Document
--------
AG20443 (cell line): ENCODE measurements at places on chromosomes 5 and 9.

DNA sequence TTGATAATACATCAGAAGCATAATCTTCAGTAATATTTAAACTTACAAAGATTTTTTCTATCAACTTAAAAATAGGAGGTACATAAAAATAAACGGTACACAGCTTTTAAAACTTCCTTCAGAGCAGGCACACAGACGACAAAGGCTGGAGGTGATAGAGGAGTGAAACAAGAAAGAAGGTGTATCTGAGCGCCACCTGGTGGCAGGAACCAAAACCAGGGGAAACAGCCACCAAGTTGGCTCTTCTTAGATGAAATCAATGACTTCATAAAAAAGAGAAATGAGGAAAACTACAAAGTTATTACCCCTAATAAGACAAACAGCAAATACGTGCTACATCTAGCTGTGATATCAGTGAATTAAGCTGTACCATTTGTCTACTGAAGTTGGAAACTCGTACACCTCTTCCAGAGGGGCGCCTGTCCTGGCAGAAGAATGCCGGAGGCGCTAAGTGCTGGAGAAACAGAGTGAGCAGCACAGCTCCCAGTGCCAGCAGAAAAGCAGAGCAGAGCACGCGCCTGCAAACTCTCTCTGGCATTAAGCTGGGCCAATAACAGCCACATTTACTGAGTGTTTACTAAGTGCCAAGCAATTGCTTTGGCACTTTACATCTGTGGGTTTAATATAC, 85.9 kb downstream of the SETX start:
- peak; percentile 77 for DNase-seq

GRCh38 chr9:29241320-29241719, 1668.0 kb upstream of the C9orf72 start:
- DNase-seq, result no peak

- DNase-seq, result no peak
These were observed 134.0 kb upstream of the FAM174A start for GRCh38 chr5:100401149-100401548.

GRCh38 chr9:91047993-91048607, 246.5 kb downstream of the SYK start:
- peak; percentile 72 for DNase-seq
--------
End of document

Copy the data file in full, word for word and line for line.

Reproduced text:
AG20443 (cell line): ENCODE measurements at places on chromosomes 5 and 9.

DNA sequence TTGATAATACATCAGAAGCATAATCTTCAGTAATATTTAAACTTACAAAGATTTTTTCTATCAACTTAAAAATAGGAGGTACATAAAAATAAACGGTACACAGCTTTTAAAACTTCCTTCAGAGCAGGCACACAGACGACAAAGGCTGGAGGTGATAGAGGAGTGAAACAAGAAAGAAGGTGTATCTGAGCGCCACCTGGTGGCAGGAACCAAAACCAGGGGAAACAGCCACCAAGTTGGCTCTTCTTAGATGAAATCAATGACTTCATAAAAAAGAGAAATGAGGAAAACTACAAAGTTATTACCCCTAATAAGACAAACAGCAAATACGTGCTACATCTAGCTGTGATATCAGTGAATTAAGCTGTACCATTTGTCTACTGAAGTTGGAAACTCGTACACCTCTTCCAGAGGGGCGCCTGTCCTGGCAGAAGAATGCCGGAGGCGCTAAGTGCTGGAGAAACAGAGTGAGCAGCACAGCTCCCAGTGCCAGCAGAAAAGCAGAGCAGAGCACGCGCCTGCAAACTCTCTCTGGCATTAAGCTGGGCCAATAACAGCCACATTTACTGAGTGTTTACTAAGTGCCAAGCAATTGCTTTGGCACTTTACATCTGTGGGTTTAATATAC, 85.9 kb downstream of the SETX start:
- peak; percentile 77 for DNase-seq

GRCh38 chr9:29241320-29241719, 1668.0 kb upstream of the C9orf72 start:
- DNase-seq, result no peak

- DNase-seq, result no peak
These were observed 134.0 kb upstream of the FAM174A start for GRCh38 chr5:100401149-100401548.

GRCh38 chr9:91047993-91048607, 246.5 kb downstream of the SYK start:
- peak; percentile 72 for DNase-seq